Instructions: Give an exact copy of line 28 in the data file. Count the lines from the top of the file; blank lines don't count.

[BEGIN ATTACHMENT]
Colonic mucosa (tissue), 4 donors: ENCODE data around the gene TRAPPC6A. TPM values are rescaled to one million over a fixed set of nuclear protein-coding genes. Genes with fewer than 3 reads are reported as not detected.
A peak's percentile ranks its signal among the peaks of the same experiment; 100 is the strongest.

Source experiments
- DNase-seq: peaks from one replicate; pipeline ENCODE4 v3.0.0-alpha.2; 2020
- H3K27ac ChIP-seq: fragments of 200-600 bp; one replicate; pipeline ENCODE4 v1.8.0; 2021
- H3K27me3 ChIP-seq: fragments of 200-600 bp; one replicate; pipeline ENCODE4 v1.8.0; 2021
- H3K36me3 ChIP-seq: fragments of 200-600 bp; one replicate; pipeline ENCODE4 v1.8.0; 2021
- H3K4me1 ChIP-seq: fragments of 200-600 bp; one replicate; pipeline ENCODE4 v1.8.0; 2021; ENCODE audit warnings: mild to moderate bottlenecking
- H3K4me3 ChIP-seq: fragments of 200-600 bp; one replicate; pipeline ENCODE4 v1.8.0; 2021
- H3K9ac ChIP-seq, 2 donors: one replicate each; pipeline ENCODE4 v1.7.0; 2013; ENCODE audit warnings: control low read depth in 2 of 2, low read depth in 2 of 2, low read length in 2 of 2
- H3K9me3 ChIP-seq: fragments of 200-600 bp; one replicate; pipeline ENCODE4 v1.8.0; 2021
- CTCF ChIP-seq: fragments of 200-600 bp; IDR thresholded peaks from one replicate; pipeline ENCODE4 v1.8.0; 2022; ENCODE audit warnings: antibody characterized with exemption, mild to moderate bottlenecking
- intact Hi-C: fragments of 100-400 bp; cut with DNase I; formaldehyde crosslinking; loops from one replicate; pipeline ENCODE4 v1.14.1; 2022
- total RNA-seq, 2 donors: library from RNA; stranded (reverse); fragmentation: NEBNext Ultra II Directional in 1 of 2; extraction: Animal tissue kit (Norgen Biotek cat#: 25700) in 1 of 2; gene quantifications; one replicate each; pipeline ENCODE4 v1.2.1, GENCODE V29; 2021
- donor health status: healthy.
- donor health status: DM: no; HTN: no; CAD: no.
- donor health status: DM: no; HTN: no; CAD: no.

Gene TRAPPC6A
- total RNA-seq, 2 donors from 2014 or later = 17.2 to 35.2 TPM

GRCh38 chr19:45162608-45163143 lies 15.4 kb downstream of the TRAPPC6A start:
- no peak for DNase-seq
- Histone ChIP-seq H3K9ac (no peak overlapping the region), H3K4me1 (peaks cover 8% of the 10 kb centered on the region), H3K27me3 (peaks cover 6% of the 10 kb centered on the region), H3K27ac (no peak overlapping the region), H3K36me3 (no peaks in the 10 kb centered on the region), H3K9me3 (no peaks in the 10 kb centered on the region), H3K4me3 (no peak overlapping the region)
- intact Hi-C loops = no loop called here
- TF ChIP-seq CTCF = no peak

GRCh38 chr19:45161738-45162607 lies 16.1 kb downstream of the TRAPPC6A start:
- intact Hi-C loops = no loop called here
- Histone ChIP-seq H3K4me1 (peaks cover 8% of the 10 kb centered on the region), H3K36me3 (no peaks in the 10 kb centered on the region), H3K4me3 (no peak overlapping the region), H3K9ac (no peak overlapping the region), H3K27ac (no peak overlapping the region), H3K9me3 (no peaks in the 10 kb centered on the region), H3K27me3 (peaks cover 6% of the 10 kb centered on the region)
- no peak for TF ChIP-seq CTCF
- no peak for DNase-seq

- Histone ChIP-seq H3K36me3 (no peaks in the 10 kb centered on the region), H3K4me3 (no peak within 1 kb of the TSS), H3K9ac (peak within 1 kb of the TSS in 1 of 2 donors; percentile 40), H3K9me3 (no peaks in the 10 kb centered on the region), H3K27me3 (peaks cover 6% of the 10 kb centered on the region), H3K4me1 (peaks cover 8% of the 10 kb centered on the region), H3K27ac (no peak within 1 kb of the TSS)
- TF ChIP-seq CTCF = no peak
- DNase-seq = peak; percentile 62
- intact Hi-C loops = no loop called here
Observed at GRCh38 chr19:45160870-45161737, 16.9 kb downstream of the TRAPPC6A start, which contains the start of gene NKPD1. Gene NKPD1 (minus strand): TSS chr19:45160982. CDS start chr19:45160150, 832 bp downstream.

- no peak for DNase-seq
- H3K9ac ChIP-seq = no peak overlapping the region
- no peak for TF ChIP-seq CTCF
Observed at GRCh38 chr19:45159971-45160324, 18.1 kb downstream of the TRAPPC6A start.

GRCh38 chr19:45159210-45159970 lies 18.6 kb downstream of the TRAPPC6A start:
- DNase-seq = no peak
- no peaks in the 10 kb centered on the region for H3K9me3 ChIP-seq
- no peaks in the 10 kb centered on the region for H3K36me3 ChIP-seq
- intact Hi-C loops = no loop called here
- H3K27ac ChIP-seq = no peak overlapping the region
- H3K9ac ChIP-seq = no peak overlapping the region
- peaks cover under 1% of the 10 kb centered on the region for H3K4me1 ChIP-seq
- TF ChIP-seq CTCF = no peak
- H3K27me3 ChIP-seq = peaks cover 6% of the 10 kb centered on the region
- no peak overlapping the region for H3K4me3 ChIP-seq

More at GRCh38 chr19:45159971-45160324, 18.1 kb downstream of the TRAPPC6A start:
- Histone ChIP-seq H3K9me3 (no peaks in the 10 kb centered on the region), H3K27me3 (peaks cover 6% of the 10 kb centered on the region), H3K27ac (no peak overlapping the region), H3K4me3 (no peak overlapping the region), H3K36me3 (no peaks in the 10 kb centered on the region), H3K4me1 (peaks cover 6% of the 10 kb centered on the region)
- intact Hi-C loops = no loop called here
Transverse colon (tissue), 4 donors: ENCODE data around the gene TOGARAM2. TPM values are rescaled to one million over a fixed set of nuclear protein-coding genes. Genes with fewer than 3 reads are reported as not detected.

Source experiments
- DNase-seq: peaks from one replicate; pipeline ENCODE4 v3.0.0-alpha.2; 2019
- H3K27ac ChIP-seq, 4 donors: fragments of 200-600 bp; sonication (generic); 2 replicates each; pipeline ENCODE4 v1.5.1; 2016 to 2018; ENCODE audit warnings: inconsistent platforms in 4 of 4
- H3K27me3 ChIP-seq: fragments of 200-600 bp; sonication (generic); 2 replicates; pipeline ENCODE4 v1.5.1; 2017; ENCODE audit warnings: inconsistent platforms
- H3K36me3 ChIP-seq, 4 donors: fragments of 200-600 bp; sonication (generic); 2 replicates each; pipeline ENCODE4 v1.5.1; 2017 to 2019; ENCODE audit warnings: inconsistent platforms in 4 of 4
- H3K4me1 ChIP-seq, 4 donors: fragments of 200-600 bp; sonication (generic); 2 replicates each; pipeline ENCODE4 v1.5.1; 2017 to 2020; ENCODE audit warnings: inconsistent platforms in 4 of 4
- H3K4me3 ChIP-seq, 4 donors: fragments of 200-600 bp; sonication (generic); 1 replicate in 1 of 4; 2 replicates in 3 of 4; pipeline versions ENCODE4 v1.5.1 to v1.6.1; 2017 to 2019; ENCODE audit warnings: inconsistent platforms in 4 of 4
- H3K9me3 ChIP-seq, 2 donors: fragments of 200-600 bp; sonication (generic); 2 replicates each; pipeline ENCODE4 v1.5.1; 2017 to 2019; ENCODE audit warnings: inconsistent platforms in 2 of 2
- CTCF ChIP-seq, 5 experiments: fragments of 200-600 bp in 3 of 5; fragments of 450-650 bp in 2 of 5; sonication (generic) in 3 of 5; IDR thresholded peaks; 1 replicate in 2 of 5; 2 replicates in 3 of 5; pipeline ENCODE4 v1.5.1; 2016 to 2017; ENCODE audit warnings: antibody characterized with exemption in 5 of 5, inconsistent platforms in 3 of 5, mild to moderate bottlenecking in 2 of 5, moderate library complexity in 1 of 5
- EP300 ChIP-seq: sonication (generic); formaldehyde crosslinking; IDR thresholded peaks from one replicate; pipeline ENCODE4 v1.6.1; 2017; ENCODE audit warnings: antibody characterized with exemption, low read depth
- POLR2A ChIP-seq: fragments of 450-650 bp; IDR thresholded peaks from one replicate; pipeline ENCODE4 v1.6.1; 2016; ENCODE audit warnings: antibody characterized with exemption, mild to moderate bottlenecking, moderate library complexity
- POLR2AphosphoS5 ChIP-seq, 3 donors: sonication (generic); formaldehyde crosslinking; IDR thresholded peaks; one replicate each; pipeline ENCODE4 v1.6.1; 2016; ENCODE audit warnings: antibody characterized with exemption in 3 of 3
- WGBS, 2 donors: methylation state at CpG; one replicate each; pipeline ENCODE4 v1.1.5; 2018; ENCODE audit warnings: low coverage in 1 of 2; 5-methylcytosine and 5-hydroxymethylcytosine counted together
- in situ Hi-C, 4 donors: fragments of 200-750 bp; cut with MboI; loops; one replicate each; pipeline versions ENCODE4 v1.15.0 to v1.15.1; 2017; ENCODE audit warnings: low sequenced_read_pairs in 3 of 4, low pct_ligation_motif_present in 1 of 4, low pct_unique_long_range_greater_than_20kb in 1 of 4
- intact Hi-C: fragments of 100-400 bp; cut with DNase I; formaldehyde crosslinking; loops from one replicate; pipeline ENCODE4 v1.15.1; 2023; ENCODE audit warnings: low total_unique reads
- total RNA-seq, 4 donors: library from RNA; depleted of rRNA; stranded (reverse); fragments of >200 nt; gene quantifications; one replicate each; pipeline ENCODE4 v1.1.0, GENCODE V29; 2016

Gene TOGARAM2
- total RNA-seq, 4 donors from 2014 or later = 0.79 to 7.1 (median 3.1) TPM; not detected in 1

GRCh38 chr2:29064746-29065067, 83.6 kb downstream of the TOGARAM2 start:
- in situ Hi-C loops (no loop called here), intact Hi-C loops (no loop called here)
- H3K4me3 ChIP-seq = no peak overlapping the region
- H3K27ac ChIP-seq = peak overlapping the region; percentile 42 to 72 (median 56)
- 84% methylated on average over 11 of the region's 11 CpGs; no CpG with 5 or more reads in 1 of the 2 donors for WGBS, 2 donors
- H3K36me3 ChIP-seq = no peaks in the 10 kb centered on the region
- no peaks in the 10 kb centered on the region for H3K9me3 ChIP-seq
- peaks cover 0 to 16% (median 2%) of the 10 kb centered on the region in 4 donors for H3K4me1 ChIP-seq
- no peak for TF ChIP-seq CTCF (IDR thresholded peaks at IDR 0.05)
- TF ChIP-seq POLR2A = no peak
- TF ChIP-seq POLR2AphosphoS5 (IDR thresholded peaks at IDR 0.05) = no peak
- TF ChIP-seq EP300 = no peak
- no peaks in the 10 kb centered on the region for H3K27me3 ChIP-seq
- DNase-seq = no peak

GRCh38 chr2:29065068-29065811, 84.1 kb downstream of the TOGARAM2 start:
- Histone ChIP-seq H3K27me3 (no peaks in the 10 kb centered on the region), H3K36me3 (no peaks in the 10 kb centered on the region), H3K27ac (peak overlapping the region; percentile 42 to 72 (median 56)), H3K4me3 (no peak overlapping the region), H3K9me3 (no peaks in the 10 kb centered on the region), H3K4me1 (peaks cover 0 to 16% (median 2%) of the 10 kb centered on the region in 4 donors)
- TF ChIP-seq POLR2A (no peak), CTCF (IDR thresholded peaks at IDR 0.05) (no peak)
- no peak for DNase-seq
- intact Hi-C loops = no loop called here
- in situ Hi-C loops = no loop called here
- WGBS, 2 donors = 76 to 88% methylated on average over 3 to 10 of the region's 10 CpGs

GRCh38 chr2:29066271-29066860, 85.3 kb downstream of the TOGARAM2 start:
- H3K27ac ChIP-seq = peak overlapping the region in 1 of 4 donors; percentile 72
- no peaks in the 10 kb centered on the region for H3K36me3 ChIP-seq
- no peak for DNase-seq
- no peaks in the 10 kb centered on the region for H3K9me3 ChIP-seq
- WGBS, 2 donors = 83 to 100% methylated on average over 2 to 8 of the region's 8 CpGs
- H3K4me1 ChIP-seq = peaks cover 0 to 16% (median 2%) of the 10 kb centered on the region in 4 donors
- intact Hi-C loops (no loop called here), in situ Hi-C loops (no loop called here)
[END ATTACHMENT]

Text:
- no peak for TF ChIP-seq CTCF